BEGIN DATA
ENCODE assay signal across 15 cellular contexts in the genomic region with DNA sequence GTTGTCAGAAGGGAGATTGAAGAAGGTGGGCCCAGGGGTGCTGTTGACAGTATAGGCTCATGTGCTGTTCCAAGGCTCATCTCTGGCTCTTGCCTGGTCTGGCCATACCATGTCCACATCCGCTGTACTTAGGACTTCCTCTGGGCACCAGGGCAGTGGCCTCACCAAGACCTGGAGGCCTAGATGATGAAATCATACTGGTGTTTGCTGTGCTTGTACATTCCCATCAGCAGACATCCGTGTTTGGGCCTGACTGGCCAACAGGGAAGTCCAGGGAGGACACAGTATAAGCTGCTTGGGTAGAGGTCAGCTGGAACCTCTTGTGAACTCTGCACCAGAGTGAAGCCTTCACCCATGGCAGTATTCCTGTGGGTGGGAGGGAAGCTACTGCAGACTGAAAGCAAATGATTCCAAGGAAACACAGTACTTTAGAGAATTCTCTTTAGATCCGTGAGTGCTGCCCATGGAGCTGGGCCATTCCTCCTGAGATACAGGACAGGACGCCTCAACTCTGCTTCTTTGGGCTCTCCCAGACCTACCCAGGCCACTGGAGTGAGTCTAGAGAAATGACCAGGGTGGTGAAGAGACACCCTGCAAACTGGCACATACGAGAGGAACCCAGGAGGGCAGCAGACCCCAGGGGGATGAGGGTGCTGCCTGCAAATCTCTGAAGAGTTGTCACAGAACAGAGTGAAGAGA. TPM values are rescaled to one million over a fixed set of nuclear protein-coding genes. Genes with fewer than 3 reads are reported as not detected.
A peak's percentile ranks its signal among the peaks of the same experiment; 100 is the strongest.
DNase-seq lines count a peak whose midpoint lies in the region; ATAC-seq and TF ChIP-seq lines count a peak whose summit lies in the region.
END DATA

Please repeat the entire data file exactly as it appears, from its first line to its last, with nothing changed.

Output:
ENCODE assay signal across 15 cellular contexts in the genomic region with DNA sequence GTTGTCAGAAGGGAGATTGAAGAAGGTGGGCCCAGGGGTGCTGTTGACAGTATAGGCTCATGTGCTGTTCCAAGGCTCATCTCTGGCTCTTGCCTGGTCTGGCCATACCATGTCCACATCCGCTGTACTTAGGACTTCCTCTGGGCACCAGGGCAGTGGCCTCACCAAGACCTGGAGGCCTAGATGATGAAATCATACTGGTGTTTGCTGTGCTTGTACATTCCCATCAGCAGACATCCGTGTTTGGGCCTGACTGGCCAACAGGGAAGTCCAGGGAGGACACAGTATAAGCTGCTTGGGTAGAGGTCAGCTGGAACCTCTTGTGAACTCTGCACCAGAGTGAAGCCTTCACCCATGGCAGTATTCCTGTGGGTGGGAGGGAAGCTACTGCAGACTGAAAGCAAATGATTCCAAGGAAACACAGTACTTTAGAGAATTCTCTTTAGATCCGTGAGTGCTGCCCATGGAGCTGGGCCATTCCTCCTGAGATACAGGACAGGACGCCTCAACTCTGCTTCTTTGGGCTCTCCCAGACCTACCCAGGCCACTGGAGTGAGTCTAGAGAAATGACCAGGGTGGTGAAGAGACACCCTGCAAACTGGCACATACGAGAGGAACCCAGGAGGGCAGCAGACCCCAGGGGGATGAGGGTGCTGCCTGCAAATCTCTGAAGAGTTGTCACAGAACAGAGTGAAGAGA. TPM values are rescaled to one million over a fixed set of nuclear protein-coding genes. Genes with fewer than 3 reads are reported as not detected.
A peak's percentile ranks its signal among the peaks of the same experiment; 100 is the strongest.
DNase-seq lines count a peak whose midpoint lies in the region; ATAC-seq and TF ChIP-seq lines count a peak whose summit lies in the region.